Speaking in a second language is not nearly as straightforward as you might think.
In fact 'To speak [using] another tongue' is far more literal than you might imagine.
Proficiency in more than one spoken language can often feel like having interchangeable tongues which are swapped in and out of the mouth when needed.
And yet the tongue doesn't do ALL the work.
Here's Emperor Charlemagne of the Holy Roman Empire to explain further:
You hear that? If you learn Russian you're eventually going to get another soul.
The only problem with this is that it will be a Russian Soul.
This complicates things.
Ask Pushkin about Russian souls, ask Gogol, You can even ask Dostoyevsky if you like....Each of them will say the same thing:
Russian souls are not like other souls.
Here's a passage from Tolstoy:
Compare it with this:
This raises a list of questions.
Why are these descriptions so different?
Are they mutually exclusive?
Is one of them right?
Is one of them wrong?
Why are you telling us this?
What on earth does this have to do with helping us learn Russian?
It has everything to do with learning Russian. Let me explain...
Traditional language courses divide learning into four main parts:
Reading, Writing Speaking and Listening
However I have discovered there should be a fifth.
When I speak French, the result is far better if I pretend to be a French person at the same time. I mimic the gestures, the expressions, Sometimes I even throw in a Gallic shrug for effect.
If I'm speaking Italian my gestures change. My movements slow, my head sits slightly further back on my neck. The corners of my mouth turn down. sometimes I think I'm the Godfather.
In short, when I speak another language, my body language changes in the same way that my tongue changes. And through this over time, when speaking that language, my thought patterns change.
Now I'm sorry to say you can't acquire a Russian soul that easily. Apparently there's a waiting list. I suspect you need at least five cold hard Russian winters under your belt to be even considered for one.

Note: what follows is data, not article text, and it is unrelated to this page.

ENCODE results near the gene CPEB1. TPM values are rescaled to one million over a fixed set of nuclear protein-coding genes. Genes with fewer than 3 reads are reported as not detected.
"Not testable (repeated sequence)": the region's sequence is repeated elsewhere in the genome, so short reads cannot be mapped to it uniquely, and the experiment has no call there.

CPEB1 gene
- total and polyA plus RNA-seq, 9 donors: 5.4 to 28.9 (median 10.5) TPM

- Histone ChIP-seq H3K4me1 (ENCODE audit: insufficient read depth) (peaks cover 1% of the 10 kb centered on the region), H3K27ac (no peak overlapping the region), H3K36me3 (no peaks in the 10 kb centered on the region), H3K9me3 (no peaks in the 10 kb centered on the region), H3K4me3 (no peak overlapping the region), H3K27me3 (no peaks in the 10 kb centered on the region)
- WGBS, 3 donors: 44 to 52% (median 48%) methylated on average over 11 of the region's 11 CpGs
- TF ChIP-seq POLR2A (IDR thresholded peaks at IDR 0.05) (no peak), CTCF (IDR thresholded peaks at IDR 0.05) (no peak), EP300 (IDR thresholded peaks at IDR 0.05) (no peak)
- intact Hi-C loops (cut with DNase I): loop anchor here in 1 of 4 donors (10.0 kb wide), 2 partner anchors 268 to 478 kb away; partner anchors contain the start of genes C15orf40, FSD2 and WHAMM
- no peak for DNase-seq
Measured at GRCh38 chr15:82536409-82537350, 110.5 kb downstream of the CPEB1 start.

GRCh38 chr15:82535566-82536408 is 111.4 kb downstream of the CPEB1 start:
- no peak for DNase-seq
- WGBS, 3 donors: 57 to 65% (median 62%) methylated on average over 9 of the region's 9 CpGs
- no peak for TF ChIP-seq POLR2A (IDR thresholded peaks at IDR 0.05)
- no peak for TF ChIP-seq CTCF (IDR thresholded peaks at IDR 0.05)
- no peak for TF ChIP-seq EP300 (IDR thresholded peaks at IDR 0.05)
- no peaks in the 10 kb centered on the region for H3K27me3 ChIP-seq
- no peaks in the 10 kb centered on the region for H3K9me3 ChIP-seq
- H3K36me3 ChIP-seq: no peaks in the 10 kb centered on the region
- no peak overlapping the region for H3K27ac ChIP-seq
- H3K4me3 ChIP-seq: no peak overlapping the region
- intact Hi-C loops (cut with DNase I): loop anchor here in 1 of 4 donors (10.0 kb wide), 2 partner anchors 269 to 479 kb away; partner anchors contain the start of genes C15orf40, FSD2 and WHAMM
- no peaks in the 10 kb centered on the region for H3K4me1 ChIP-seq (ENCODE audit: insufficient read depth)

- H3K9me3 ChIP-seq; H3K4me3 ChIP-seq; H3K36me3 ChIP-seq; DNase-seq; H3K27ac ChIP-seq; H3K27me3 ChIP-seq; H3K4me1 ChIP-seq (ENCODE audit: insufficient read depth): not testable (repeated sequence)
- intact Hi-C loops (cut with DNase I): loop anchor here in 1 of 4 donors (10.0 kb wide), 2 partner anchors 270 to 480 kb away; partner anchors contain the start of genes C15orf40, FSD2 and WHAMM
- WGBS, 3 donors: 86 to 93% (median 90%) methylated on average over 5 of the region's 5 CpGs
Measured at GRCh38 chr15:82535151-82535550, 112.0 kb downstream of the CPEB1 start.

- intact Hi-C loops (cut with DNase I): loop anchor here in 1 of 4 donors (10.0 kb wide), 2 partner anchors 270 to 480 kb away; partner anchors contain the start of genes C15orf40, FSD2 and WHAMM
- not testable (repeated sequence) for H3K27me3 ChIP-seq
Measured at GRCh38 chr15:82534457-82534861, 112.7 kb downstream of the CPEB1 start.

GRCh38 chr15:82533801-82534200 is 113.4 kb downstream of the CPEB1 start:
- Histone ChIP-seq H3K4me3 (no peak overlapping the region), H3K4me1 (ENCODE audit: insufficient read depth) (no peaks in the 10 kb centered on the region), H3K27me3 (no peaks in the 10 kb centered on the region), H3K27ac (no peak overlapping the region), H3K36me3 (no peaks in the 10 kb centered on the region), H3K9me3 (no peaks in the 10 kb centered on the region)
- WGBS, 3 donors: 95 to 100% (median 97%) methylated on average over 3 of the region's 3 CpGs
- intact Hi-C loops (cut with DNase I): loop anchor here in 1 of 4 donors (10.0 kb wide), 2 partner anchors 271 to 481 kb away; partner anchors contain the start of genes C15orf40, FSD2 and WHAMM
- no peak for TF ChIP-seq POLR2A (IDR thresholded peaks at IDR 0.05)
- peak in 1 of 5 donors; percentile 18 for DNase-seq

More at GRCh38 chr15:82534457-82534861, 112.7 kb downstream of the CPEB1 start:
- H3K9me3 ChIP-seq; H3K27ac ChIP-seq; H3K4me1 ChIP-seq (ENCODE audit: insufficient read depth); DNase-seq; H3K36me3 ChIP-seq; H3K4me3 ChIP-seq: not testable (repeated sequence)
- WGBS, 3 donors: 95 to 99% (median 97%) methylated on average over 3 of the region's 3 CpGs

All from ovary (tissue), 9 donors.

You might get one one day but it'll take time.
Before you can even begin the application process you'll need to acquire Russian mannerisms.
Luckily, this is far easier.
Go to Youtube and search 'Happy Russians'.
Watch a few videos. Mimic their movements. Copy some of the words they say; just the sounds if you don't understand the words.
Now search 'Sad Russians'
Do the same.
Now look for 'Angry Russians.'
You get the idea...
'Russian Fail Compilations' are an excellent source of watching Russians with their guard down. They have a great sense of humour and are happy to laugh at themselves.
Once you've got an idea of how Russians move and sound you'll need to develop a key phrase. This needs to be something that unlocks your feeling for Russian behavior. It needs to be something you can say in a Russian accent and in a Russian way. Imagine doing a short funny stereotypical impression of a Russian at a dinner party. Does everyone laugh? Good. That's your phrase.
I use the following:
In Soviet Russia bear hunt you...
This is perfect because it has multiple levels of Russian built into it. You literally cannot say it without sounding Russian.
The last bit is simple. Every time you engage with learning Russia, you repeat your phrase. If you've picked a good one, and if you apply yourself like a good little Slav you'll soon be learning to speak Russian AS A RUSSIAN.
Drinking vodka, squatting, being fantastic at chess and calling yourself Sergei are all optional.
Here are a few more phrases. Let me know how you get on....